Navjot Kaur describes the mood in the Indian women’s hockey camp as something that can be witnessed in a happy family. They’ve all seen the ups and downs and been together for so long that they now unconsciously pull in the same direction.

Navjot, along with other senior players such as skipper Rani Rampal, Deep Grace Ekka, Namita Toppo, Sunita Lakra and Co came into the team as wide-eyed teenagers, but they are now the senior pros who have helped India qualify for the Olympics for a second consecutive time – after a long gap between qualifying from 1980 to 2016.

“We spend almost the entire year together,” Navjot told “Seniors like Rani are always there to help us whenever we have an issue with our game or anything else. The camaraderie off the field certainly shows in the way we communicate on the field.”

Navjot’s role is a vital one – to bury the chances her teammates create. In a sense, she is the tip of the spear. It is her role to finish off the opposition and with each game, she seems to be getting even better at that. The 25-year-old forward, like some of her teammates, now has more than 150 caps to her name is one of the first to get on the teamsheet in Sjoerd Marijne’s side.

Navjot’s journey to the team was slightly different from that of her teammates. Hailing from Kurukshetra, Haryana, the one-time midfielder claims that her parents encouraged her to take up the sport as a child. Her father, a mechanic, encouraged young Navjot to make a mark in hockey, which she took to in the sixth grade.

“I didn’t have to convince my parents at all,” says Navjot. “In fact, it was my father who suggested that I should take up the sport in school.

“He dreamt about seeing at least one of his children [we are three siblings] in sports and I am glad that I have made his dream come true. I just kept moving from one level to the other once I got into it. I am very thankful to my parents for all their love and support.”

But Navjot, a forward by instinct, had to work hard for coaches to see what she can do in front of goal. In her early days as an international, she was deployed an attacking midfielder. These days, there is hard to find an India win with Navjot’s name not on the scoresheet.

“The finisher’s job is very critical for any side,” she says. “The entire team puts in the effort of creating openings and then the finisher has to find the back of the net. There’s a lot of pressure that comes with the job, but I enjoy it and make sure that I put myself into good positions in every match.

“I really like to be at the forefront of the attacking unit and ensure that we grab all our goal scoring opportunities.”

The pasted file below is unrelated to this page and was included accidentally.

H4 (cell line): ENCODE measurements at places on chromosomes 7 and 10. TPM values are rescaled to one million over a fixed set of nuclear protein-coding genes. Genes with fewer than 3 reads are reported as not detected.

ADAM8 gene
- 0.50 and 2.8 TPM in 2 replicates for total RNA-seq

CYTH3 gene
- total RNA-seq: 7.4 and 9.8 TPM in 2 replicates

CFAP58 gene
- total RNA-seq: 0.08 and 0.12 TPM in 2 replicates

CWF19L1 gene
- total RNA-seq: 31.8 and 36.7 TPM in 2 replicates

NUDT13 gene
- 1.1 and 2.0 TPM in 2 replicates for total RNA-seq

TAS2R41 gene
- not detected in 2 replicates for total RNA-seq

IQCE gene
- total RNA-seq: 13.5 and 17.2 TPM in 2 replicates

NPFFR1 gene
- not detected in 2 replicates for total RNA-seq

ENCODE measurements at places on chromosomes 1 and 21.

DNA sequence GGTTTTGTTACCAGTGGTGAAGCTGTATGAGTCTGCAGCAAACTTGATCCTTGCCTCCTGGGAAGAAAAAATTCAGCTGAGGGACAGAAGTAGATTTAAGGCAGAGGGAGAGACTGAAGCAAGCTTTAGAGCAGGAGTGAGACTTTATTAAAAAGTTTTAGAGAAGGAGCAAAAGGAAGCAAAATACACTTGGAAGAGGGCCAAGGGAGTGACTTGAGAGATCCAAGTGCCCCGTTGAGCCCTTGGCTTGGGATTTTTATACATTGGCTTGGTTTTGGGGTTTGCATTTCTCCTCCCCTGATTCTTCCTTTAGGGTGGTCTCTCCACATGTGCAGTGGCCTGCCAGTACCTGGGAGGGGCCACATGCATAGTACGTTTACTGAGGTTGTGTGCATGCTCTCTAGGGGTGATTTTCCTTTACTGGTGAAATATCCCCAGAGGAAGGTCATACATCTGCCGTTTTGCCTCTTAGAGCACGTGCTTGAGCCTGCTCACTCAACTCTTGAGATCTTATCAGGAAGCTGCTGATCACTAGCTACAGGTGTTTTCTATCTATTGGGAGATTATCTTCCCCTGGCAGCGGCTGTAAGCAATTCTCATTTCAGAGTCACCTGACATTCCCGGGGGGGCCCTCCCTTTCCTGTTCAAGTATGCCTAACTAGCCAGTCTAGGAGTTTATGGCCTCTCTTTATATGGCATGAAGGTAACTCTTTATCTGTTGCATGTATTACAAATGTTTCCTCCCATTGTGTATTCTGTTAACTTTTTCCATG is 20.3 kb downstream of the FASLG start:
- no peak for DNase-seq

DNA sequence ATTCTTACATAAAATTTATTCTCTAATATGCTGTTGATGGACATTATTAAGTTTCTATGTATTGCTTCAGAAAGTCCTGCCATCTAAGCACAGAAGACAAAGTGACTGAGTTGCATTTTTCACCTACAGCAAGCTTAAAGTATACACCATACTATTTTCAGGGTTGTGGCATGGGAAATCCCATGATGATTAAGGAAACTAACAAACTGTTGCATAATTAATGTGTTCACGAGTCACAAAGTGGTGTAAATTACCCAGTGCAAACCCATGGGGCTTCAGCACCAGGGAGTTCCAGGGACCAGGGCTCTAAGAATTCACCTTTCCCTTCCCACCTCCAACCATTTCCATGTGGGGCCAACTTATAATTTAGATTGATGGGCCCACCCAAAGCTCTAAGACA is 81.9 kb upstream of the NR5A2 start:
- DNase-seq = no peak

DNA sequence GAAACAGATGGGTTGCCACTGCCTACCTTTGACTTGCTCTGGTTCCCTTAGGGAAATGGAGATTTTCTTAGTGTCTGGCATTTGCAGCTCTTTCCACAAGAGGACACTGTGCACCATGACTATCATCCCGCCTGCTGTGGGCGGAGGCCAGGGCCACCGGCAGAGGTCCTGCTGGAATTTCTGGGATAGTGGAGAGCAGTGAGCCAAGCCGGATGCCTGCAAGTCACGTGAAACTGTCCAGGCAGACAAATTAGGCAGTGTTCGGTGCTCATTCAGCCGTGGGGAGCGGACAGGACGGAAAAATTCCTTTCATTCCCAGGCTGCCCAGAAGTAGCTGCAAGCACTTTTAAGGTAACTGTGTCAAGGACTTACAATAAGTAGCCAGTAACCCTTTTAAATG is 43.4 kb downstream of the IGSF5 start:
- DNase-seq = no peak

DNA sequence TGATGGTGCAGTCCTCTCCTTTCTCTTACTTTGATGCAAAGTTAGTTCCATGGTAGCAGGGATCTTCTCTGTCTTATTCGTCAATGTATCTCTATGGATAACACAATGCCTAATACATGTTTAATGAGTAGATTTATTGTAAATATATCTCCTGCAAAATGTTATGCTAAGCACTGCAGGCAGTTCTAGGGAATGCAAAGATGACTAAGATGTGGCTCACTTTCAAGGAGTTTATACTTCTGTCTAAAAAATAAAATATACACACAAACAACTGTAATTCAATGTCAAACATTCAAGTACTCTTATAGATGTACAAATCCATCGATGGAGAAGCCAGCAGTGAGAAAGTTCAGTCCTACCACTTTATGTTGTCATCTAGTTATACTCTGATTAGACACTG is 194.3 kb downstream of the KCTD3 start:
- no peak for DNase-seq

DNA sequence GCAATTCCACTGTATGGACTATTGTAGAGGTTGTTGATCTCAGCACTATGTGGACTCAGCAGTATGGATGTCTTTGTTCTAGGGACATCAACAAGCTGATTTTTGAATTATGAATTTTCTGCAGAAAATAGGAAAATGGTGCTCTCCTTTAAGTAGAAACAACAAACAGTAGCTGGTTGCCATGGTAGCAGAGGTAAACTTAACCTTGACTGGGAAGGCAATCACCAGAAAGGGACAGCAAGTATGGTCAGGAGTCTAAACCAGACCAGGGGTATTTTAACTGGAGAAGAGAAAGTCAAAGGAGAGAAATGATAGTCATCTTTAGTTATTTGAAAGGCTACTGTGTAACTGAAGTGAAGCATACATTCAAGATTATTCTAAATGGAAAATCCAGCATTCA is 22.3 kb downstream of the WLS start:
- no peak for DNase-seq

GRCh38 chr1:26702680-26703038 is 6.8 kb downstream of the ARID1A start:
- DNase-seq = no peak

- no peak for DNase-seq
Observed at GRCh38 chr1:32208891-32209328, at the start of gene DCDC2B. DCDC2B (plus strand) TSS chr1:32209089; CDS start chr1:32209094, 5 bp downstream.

Navjot’s secret weapon is her calm in the opposition circle.

“Any player in any position has to work on their composure as patience is the key,” she added.

Navjot Kaur (left) during a practice session for India

“Over the years, I have learned to be more patient with my decision-making and learned to communicate with my teammates better. And we plan our strategies comprehensively before every match, so our movements on the field take place without much confusion.”

Where did it all begin for Navjot, who has quietly formed the backbone of the Indian side that depends heavily on the likes of Savita Punia, Rampal, Ekka, Vandana Katariya and Co to drive them.

“I think the U-19 Asia Cup in 2011 was a big turning point for me,” Navjot remembers. “We won a bronze medal there and I won the Best Forward Award in the competition. My performances in that tournament helped me get noticed and eventually I made my way to the senior team.

Little over a year ago, Navjot completed a staggering 150 international caps after making her debut in 2012, when she was a few weeks shy of her 24th birthday. Asian Games, Champions Trophy, Rio Olympics – Marijne’s outfit are no strangers to big events when the hockey season was cut short to the coronavirus pandemic.

Navjot reserved high-praise for the Dutchman, who is now a veteran in the camp.

“He [Marijne] is a very patient person and that comes across when he is working with us during practice sessions.

“We have learned many new techniques from him. Sjoerd is an excellent strategist as well. The biggest lesson he has taught us is how to maintain our composure in key situations of the game.”

Just like proving her mettle as a forward after being played out of position, Navjot has taken the postponement of the Olympics in her stride.

“We are given training plans by scientific advisor Wayne Lombard and we do our exercises in our rooms. We are watching videos of our previous matches as well to stay in touch with hockey as much as we can,” she said.

“Our targets still remain the same. We were working towards doing well at the Olympics since last year and we were in a good position right now.”

There is little doubt that India will be banking a lot on Navjot’s poaching instincts as Rampal and Co eye an improved show in Tokyo.